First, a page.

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Titus Andronicus
The Airing Of Grievances Stephen Burkett , February 23rd, 2009 09:25

Don't be fooled. Titus aren't a hyper-cerebral exercise in back-slapping, aren't-we-gloriously-educated-enough-to-notice-all-the-literary-references, they're a rock band with a decent book collection. Much like The Hold Steady a couple of years ago when they hit blog-love paydirt, it's worth restating that in this age of affordable, portable synths and samplers these plaudits are being showered over a band with a few guitars with the Yo La Tengo turned right up, a drummer who sounds like he hasn't graduated from the 'smack the shit out of some upturned pots and pans' school of battery, a bassist who's just happy to be upright for 45 minutes a day and a singer who'd be spending his time shouting at pigeons if he wasn't in a band.

And despite there being enough obvious touchstones for curious folk to seize upon (their very name, passages from Shakespeare and Camus read aloud on the record, Patrick Stickles' tortured whine - as if on returning to his childhood diary he discovered he did, in fact, murder his parents and it wasn't just a rather vivid hallucination) before even giving the actual music a second thought, The Airing Of Grievances proves itself a beautifully simplistic work masquerading as a pretentious piece of myth-making.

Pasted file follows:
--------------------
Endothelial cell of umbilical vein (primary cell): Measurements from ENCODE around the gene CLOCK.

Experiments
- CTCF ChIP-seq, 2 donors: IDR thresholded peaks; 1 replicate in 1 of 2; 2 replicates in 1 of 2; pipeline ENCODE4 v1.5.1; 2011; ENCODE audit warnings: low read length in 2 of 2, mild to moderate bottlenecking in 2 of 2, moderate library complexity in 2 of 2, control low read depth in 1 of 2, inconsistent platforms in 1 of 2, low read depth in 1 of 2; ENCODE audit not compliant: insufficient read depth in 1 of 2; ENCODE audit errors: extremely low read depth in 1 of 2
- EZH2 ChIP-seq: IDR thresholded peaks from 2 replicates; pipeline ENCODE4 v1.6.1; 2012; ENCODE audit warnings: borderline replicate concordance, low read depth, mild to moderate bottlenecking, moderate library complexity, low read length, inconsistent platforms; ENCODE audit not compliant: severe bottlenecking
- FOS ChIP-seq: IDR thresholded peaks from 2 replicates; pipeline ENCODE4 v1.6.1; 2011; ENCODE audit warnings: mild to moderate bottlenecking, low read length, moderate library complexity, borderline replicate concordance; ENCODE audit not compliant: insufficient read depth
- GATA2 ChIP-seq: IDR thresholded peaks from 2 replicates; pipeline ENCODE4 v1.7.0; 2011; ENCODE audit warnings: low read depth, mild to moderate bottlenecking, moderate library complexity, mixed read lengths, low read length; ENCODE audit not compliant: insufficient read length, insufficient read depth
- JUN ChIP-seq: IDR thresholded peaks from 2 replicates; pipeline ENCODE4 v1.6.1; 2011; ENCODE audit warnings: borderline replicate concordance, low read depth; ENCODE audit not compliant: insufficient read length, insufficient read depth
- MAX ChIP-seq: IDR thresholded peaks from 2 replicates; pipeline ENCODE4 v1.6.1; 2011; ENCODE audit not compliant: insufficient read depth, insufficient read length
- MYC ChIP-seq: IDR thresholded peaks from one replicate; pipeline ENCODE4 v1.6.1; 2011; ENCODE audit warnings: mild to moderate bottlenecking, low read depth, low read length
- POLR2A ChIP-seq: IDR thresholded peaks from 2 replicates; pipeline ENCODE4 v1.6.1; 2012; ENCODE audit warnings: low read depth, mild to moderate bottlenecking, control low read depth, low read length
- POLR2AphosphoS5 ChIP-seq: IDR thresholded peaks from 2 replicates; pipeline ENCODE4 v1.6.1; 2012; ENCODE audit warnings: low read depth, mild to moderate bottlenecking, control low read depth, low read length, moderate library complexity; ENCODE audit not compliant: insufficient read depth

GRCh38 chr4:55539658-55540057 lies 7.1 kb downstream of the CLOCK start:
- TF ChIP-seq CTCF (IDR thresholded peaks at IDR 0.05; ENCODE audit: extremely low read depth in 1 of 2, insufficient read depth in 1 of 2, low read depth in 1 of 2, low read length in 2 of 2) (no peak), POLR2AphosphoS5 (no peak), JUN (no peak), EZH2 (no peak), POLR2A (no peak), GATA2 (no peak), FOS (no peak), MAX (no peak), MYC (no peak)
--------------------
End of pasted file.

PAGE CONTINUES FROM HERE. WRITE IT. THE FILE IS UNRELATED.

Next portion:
Cases in point: the hunched, almost-messy snatches of guitar solos on ‘My Time Outside The Womb' and ‘Fear And Loathing In Mahwah, NJ'; the construction and subsequent destruction of 'Arms Against Atrophy' around a riff that looms out of the feedbacked murk a minute and a half from the end and disappears as suddenly as it emerged; the joyous mess of closer ‘Albert Camus' that vomits itself out of existence in a hail of impenetrable screamed lyrics and thunderclap crashes of percussion. And about a dozen similar other moments liberally sprinkled throughout ...Grievances that feel like nothing other than five guys in a room saying, 'Wouldn't it be good if we did a song that's as joyously cluttered as a riot in an Irish bar circa 1935?' ('Titus Andronicus'), or, 'How's about slowing this one down so it sounds like Arcade Fire literally playing a funeral march?' (‘No Future Pt. 1').

It's cluttered and confused and noisy and messy because that's the chaos inside Stickles' head. From self-doubt and extreme creative paranoia ("Throw my guitar down on the floor/No one cares what I've got to say any more... Innovation, I leave to smarter men/Pretty melodies don't fall out of the air for me; I've got to steal them from somewhere") to a please-make-it-stop petulance ("I'm wishing I was back in utero") and childhood disappointment ("I learned to play the guitar in the seventh grade in order to convince everyone I was a renegade... I couldn't fool anyone. I couldn't even fool myself. I was just another book on the shelf") via some nameless, shapeless dread ("There is not a doctor who can diagnose me/I am dying slowly from Patrick Stickles Disease") it's fair to say this could all sound more than a touch self-indulgent. But put to the jubilant, ramshackle music this diarising becomes The Airing Of Grievances: a brilliant record that says precisely, ‘This is what exactly what being young feels like, sometimes it's good and sometimes it's so awful one has to write a song.'

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